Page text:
|When Dave Hall takes
a daily stroll across Wesleyan’s campus, he has no destination in mind. He
simply enjoys the luscious landscape. It is, after all, his masterpiece.
As manager of Wesleyan’s grounds and events,
every tree, shrub, flower garden and grassy knoll is part of his canvas.
“Most people walk through campus looking straight ahead or at the ground,”
Hall says, gazing into an elm. “There’s a whole new world to see if you look
up. There’s lots of interesting trees to see here on campus.”
Hall has memorized where virtually every tree stands on campus. He knows
their species, in many cases their age and even their quirks. As he walks
through campus he points out some of his favorites.
The 1826-built Russell House property hosts Wesleyan’s oldest trees – four
cut-leaf European beeches. Hall suspects these were planted inside the iron
fence just after the Russell House was built.
Another campus oldie grows in front of the Davison Arts Center. Recognized
by its gray, elephant-skin-like trunk, this beech is more than 150 years
old. And then there’s the pink-blossomed cherry tree atop Foss Hill.
“I couldn’t even guess as to how old that cherry is,” Hall says. “But it
sure is gorgeous in early spring when it turns into a pink cloud.”
The President’s patio possesses the second largest Japanese zelkova tree
known in Connecticut. The state’s third largest is down the street in front
of Alpha Delta Psi.
Hall says a giant sycamore, located between the Center for the Arts’ North
and South Studios, is one of Wesleyan’s most striking trees. Its spotted
bark makes it a prime study for student’s art projects.
“You should see this tree in the winter,” Hall says. “When there’s snow on
the ground and the tree is all barren except for its branches, it brings
ideas of suspense and horror stories.”
The campus landscape has changed drastically over Wesleyan’s 175 year
history. In a 1830s photograph, Hall points out a row of elms lining a
sidewalk to North College. Today only one remains. Dutch Elm disease was the
“Those elms used to be all over,” Hall says. “There were probably hundreds
of them here in the 1800s, and now there are only 20 left on campus.”
Wesleyan’s formerly abundant hemlocks have also been destroyed by a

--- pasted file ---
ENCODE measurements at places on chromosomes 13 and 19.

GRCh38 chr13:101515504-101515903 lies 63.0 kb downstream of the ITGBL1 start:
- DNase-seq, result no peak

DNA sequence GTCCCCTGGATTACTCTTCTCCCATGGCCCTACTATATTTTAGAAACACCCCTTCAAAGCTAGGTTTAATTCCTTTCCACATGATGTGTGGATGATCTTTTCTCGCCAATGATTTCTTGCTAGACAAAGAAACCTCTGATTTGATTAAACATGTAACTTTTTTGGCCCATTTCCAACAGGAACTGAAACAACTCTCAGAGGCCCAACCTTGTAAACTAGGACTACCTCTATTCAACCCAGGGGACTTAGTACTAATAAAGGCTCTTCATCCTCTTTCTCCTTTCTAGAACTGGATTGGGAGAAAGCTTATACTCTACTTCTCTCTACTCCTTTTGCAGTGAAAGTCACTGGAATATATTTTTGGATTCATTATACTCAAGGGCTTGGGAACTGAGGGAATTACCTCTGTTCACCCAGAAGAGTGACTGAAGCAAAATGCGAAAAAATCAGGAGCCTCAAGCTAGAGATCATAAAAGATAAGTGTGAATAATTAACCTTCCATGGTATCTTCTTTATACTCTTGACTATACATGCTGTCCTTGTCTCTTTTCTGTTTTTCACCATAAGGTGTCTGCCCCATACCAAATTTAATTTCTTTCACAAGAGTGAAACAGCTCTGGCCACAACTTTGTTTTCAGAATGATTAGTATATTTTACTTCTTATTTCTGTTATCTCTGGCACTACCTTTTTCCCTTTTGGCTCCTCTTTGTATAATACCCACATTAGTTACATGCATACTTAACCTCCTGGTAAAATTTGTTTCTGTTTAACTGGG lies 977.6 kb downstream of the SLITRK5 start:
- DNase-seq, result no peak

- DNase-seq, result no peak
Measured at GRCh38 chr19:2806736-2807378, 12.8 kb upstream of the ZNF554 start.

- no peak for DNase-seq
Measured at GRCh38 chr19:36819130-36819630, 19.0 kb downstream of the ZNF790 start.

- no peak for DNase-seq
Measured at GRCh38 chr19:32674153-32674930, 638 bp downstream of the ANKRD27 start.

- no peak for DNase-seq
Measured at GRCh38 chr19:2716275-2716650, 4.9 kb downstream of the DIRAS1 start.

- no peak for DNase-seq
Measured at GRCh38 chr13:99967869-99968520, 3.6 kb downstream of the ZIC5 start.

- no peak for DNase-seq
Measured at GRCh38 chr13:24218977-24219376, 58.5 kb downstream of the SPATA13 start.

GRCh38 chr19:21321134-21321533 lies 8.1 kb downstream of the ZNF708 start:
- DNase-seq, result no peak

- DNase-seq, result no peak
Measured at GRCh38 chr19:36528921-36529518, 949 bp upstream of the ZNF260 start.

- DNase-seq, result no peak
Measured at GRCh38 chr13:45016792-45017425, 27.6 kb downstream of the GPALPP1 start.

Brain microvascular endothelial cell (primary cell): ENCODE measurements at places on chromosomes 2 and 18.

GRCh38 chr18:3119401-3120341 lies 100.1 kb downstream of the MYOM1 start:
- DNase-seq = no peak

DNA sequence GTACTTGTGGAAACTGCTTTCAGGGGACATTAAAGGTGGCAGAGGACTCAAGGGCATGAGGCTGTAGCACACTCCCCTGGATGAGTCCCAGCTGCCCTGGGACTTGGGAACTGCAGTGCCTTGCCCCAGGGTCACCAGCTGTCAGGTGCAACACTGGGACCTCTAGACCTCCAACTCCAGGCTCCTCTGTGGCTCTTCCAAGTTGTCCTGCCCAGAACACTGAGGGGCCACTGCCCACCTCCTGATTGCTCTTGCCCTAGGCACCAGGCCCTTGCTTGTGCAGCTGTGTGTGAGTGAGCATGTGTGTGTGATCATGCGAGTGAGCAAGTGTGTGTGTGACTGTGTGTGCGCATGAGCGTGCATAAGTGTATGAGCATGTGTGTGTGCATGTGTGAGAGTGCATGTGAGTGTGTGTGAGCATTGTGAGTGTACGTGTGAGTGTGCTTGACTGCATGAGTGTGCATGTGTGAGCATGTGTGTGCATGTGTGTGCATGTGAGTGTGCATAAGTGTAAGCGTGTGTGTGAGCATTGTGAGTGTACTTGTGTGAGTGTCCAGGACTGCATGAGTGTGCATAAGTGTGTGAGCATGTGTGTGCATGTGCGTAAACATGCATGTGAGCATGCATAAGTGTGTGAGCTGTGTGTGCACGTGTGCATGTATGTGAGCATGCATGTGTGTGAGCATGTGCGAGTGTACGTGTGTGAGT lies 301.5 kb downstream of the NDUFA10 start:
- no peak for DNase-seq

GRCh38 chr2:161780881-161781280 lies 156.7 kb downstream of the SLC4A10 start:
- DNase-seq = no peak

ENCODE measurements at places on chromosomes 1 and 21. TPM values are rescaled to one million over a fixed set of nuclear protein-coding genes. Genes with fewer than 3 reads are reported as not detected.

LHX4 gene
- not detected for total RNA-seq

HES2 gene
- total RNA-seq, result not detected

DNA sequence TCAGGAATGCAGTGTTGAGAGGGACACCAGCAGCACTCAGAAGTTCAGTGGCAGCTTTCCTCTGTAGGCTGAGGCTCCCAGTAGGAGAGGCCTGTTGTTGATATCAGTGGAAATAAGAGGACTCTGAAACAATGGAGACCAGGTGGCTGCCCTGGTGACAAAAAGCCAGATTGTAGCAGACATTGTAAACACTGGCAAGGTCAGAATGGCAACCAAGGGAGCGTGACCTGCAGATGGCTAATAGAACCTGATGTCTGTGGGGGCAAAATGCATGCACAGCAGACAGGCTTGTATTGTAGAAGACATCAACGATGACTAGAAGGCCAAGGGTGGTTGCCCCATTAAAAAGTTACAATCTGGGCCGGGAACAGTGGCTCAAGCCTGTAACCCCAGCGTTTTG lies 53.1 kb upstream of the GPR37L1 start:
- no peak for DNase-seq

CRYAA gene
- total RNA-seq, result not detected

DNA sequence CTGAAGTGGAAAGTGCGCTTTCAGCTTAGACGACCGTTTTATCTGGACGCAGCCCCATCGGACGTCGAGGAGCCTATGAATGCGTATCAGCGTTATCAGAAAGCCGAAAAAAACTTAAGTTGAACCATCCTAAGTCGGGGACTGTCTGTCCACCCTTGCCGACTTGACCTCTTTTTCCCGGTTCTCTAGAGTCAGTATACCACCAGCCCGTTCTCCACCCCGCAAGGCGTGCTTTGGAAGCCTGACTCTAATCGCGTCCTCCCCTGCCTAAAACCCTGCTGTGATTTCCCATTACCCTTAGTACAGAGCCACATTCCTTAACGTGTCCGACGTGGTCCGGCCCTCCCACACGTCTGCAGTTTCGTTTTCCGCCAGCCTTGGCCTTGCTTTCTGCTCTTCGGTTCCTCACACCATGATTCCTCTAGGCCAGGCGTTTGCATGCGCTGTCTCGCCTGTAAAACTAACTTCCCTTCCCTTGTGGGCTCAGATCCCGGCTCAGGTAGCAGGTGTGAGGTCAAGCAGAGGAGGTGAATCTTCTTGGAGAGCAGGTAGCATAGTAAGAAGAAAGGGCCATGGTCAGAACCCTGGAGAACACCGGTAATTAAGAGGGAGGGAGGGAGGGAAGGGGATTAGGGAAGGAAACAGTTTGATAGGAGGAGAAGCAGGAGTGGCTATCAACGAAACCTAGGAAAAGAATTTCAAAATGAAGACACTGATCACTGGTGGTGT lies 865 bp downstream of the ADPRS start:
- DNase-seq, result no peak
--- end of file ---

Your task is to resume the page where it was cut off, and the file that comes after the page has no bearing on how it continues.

human-imported nemesis known as the wooly adelgids. And then there was the
huge oak tree on Church street.
“It was a sad, sad day when we had to take down that old oak between
Shanklin and the library,” Hall says, noting that it had rotted from
But when one tree goes, another is planted -- or transplanted -- if
possible. In the early 80s, a series of five-year-old pear trees were
removed from the Judd Hall area and transplanted in front of College Row on
High Street. Hall calls these white-blossoming trees “the soldiers.” They’re
lined up in formation.
He also helped plant the mature red oaks on College Row in the early 1980s.
“You know that you’ve been here a long time when you see trees grow from
seedlings to full size,” he says, grinning.
Nancy Albert, university coordinator of events and Russell House Programs,
admires Hall for nurturing the rose arbor behind the Russell House. She also
counts on his advice when planning outdoor events.
“Dave knows what lies beneath the ground, so stakes do not accidentally
sever phone or computer lines, and he has an uncanny memory about what was
done over the past years,” she says. “Plus his weather instinct is the best.
If he says it’s going to rain, follow his advice.”
Hall, who grew up in Lincoln, Maine never took any agriculture or landscape
classes. Hired into Wesleyan as an equipment operator, Hall self-taught
himself grounds management. Now he oversees Wesleyan contractors Stonehedge
Landscaping, which handles many of the university’s grounds crew needs.
Hall says no two days are alike. Some days he’ll oversee sidewalk repairs,
remove fallen branches, or plant shrubs. Recently, he helped set up the
football stadium. In the winter, he oversees snow removal.
He’s constantly responding to calls from Public Safety, Physical Plant or
other departments needing grounds service.
“I like how nothing is monotonous, and the things that I do here make a
difference and I can feel good about that,” Hall says. “Whether it be
removing a low branch as a safety issue, or planting a new shrub that makes
campus look more beautiful, the things that I do to make campus better can
be very fulfilling.”